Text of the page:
SIGNATURE POLITICS — “DeSantis wants voters’ signatures to match. Would his pass the test?” Tampa Bay Times: “If the Florida governor gets his way, mail-in ballot signatures would have to match the most recent signature on file with the state. His own signature history shows how autographs evolve.”
WHOA … “Gov.’s campaign settles with ex-spokesman,” Albuquerque Journal: “Gov. Michelle Lujan Grisham’s gubernatorial campaign has paid at least $62,500 as part of a settlement with a former staff member who had accused her of sexual mistreatment during a staff meeting …
“[James Hallinan] accused Lujan Grisham in late 2019 — about a year after he left the campaign — of pouring a bottle of water on his crotch and then grabbing his crotch through his clothes as she laughed, an incident he said took place in front of other campaign staffers. … Lujan Grisham, [Dominic] Gabello and the campaign organization itself ‘strenuously deny that there is any merit or truth to Mr. Hallinan’s claims, including his claims about difficulty finding or keeping work after the campaign,’ [a campaign spokesman] said.”
TWEET OF THE DAY — @tedcruz: “Some smart-ass dropped off a copy of Boehner’s new book at my office. It’s even signed! I filed it in the appropriate place.” See the pics
STAFFING UP — “Biden To Make Historic Census Director Pick With Latinx Statistician Rob Santos,” NPR
MEDIAWATCH — Katherine Finnerty is joining the WSJ as deputy editor of live journalism events. She most recently has been a senior producer at WaPo. Talking Biz News … Bloomberg Law reporter Jacob Rund has left for LabCorp corporate comms. Talking Biz News
FIRST IN PLAYBOOK — The RNC is announcing four new regional co-chairs joining its leadership this cycle: Caleb Heimlich for the Western region, Dan Lederman for the Midwest region, Demi Kouzounas for the Northeast region and Michael Whatley for the Southern region. They’re currently the state party chairs in Washington state, South Dakota, Maine and North Carolina, respectively.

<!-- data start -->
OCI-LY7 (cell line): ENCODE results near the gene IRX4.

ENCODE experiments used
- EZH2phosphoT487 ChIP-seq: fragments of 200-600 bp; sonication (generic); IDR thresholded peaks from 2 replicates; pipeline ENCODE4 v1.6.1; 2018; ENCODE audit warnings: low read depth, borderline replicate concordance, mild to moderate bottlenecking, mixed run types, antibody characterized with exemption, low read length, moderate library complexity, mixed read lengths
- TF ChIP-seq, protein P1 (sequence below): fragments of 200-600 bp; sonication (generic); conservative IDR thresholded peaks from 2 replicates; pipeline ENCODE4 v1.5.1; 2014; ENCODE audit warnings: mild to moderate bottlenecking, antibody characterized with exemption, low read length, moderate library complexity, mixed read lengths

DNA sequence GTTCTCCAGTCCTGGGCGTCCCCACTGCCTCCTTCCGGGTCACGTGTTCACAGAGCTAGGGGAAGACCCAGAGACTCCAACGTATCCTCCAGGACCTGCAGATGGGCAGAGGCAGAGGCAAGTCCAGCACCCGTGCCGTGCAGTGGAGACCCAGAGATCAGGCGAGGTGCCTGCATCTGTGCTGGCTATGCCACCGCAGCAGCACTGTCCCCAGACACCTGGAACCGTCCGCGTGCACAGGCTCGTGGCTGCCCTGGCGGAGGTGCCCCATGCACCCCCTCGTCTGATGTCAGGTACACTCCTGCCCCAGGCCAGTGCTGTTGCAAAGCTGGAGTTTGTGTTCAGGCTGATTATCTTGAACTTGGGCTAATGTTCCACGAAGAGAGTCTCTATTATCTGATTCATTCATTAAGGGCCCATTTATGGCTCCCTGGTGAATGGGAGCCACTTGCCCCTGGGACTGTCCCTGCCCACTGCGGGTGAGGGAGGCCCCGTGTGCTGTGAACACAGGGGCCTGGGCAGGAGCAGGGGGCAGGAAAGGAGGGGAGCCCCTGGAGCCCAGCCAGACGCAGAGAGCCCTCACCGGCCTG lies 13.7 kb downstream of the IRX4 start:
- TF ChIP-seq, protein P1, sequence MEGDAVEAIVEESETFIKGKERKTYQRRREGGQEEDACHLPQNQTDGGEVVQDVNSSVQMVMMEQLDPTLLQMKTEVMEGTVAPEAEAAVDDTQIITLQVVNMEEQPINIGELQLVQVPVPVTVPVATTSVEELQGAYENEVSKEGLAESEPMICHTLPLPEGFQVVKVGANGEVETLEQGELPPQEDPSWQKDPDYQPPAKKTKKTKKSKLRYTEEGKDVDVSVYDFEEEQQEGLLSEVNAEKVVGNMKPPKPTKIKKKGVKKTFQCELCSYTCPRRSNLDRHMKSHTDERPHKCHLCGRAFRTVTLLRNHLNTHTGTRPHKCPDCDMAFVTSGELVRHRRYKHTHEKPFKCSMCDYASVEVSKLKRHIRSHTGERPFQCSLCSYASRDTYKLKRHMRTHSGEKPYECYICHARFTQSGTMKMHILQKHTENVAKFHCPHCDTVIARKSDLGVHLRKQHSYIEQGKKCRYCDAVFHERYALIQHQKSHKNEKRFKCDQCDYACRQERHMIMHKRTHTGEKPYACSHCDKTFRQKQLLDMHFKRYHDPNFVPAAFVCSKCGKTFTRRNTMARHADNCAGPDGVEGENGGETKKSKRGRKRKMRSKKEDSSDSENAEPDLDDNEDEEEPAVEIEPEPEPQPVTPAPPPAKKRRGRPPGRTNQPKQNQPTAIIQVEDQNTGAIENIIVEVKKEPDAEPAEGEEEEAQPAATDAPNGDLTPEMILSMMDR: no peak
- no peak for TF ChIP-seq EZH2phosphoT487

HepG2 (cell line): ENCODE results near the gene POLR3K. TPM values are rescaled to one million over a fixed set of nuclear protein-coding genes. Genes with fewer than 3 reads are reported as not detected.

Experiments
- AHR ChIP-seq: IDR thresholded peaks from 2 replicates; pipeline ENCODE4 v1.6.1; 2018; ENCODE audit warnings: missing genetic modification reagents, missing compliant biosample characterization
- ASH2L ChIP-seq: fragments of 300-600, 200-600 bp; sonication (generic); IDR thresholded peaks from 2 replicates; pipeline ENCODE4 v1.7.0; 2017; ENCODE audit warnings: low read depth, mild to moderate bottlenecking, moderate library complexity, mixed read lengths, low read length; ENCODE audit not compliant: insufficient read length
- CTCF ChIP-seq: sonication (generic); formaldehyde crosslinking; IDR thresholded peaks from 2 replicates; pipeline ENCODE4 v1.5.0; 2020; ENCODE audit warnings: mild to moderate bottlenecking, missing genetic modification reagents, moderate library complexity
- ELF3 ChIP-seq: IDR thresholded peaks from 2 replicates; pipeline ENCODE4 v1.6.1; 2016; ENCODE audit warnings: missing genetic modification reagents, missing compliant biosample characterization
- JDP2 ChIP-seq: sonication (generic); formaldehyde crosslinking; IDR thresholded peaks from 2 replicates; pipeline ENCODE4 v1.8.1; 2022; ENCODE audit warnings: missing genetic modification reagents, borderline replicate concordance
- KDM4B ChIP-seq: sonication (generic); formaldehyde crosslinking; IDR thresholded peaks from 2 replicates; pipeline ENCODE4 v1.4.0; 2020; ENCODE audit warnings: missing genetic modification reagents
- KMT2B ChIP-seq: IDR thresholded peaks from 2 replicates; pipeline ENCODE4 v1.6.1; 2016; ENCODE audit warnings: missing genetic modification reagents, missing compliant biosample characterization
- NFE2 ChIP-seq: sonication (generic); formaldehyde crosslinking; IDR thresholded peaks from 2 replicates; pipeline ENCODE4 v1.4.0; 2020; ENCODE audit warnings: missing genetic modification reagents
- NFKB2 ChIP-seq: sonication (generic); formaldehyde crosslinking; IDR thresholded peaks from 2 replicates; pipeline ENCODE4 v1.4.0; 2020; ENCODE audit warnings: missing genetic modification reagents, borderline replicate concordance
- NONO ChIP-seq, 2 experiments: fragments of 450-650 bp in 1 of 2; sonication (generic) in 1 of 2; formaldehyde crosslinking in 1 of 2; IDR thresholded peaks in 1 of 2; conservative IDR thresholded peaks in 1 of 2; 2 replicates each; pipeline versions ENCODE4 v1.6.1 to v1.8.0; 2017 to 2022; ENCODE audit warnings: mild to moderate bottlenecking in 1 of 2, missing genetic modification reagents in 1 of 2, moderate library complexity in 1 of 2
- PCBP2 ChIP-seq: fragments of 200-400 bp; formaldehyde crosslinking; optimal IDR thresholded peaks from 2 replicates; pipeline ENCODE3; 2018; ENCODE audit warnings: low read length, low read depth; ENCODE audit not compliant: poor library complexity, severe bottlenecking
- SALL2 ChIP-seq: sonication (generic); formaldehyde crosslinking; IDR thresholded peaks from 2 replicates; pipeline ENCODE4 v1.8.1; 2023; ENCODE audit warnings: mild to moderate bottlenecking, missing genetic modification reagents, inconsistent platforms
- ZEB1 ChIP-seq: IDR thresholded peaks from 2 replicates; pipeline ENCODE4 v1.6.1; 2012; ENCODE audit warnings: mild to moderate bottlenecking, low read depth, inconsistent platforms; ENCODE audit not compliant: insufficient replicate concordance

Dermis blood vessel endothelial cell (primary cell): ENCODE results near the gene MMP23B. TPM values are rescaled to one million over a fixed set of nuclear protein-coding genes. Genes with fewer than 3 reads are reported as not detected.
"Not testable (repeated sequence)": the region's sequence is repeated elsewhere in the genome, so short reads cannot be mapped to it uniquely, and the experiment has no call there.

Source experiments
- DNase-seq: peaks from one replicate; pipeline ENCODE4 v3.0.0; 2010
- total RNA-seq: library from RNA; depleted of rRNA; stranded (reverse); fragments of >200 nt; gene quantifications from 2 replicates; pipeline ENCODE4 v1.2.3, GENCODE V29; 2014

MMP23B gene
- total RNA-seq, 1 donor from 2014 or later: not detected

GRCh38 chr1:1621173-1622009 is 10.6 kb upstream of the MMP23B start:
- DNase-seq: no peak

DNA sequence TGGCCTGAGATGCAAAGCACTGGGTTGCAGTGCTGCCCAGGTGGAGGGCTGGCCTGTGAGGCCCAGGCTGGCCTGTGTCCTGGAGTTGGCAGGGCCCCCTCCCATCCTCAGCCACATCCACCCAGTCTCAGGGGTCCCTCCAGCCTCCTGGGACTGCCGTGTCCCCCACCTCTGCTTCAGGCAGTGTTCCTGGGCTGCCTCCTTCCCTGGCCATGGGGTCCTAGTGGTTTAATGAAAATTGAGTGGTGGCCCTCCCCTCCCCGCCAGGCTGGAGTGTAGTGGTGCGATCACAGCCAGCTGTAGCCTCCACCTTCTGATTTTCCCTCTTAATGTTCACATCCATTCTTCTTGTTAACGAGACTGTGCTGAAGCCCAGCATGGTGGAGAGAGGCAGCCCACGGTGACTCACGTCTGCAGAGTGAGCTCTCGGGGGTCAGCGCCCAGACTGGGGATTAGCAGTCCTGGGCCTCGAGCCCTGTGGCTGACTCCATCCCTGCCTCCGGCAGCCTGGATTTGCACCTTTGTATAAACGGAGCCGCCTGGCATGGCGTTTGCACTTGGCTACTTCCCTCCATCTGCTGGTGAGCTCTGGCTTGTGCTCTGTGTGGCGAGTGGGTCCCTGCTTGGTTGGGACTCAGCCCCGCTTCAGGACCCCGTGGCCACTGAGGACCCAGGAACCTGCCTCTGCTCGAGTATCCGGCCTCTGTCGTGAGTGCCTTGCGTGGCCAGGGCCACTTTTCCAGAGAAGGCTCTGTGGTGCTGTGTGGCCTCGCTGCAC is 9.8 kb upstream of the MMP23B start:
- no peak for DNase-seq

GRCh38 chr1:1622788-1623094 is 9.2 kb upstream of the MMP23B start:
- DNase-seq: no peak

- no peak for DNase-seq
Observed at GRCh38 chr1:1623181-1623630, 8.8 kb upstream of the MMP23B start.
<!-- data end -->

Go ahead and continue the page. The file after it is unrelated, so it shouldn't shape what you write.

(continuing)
TRUMP ALUMNI — William Crozer will return to BGR Group as a VP on the government affairs lobbying team and managing director of state and local advocacy. He most recently was special assistant to the president and deputy director of the White House Office of Intergovernmental Affairs.
TRANSITIONS — Sen. Bob Menendez (D-N.J.) has promoted Jason Tuber to chief of staff and added Carlos Barrezueta as senior adviser for Latino affairs. Barrezueta most recently was dean for the social sciences, business and history division at Union County College. … Austin Vitale is now correspondence manager for Sen. Raphael Warnock (D-Ga.). He previously was digital press assistant/legislative correspondent for Rep. Jimmy Panetta (D-Calif.). …
… Doug Campbell has been named managing director at Blue Star Strategies. He most recently was deputy staff director for the House Foreign Affairs Committee. … Toni Michelle Jackson is joining Crowell & Moring as a partner. She most recently has been D.C. deputy attorney general. … Jon Romano is now a partner at the Department of Here, a strategic advisory firm. He’s a Gina Raimondo and Obama DOT alum.
WEEKEND WEDDING — Elizabeth Dews-Haymore, deputy chief of staff/scheduler for Rep. Ted Budd (R-N.C.), and Tyler Haymore, chief of staff for Rep. Byron Donalds (R-Fla.), got married Saturday afternoon in Cashiers, N.C. They met when they both worked for Budd, who participated in the ceremony. Pic of Elizabeth’s father giving her away
BIRTHWEEK (was Tuesday): David Carmen of the Carmen Group
HAPPY BIRTHDAY: Rep. David Valadao (R-Calif.) … NIH Director Francis Collins … departing border czar Roberta Jacobson … Laura Keehner Rigas … NBC’s Garrett Haake … Joe Rospars of Blue State Digital … Boeing’s Betsy Stewart … Sasha Issenberg … WaPo’s Matt Zapotosky … Mike Duncan (7-0) … Amy Brundage of SKDKnickerbocker … USTR’s Adam Hodge … Ellie Hockenbury … CNN’s Adam Levine … Lumen’s Brad Schweer, who’ll celebrate with his newly vaccinated parents, friends and homemade artwork from his four kids (4-0) … Keith Appell … Steve Glickman of Develop LLC … Ashok Pinto … Kaye Foley of “Last Week Tonight” … Nick Merrill … NAM’s Erin Streeter … David Medina … Signal Group’s Blake Androff … Lina Francis … NYT’s Eileen Sullivan … Jorge Castro … Jeff Schogol … Neil Sroka … Shari Redstone